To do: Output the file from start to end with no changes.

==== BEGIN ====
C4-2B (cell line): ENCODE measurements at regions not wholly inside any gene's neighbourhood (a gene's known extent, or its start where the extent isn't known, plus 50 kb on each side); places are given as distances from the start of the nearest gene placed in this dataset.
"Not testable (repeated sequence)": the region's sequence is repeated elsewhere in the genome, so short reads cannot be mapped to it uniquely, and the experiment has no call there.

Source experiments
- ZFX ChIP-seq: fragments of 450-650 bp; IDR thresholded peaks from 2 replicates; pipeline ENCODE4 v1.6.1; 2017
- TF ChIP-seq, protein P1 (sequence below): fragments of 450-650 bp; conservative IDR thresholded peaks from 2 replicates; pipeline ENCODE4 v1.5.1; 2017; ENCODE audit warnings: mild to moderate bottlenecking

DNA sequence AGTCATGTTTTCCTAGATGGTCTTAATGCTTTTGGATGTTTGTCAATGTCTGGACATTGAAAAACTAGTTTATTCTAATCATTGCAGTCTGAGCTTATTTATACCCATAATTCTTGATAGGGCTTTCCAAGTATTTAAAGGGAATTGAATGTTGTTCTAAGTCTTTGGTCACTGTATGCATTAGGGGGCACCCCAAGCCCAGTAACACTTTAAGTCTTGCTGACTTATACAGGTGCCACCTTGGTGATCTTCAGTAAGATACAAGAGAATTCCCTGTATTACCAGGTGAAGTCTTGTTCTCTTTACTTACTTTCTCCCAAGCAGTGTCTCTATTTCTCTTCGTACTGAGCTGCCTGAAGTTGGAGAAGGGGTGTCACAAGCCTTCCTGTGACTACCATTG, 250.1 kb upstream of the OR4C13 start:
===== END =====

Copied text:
C4-2B (cell line): ENCODE measurements at regions not wholly inside any gene's neighbourhood (a gene's known extent, or its start where the extent isn't known, plus 50 kb on each side); places are given as distances from the start of the nearest gene placed in this dataset.
"Not testable (repeated sequence)": the region's sequence is repeated elsewhere in the genome, so short reads cannot be mapped to it uniquely, and the experiment has no call there.

Source experiments
- ZFX ChIP-seq: fragments of 450-650 bp; IDR thresholded peaks from 2 replicates; pipeline ENCODE4 v1.6.1; 2017
- TF ChIP-seq, protein P1 (sequence below): fragments of 450-650 bp; conservative IDR thresholded peaks from 2 replicates; pipeline ENCODE4 v1.5.1; 2017; ENCODE audit warnings: mild to moderate bottlenecking

DNA sequence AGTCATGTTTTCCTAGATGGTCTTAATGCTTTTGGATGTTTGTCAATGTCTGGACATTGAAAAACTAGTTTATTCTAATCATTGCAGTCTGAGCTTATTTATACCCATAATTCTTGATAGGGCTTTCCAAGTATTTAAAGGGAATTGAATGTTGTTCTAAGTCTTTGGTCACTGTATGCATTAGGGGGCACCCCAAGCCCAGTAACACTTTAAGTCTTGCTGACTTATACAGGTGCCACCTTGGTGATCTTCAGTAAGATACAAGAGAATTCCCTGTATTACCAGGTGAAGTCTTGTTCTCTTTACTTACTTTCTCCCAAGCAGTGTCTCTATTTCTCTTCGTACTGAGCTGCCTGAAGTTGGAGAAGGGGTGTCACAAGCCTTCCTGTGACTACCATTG, 250.1 kb upstream of the OR4C13 start: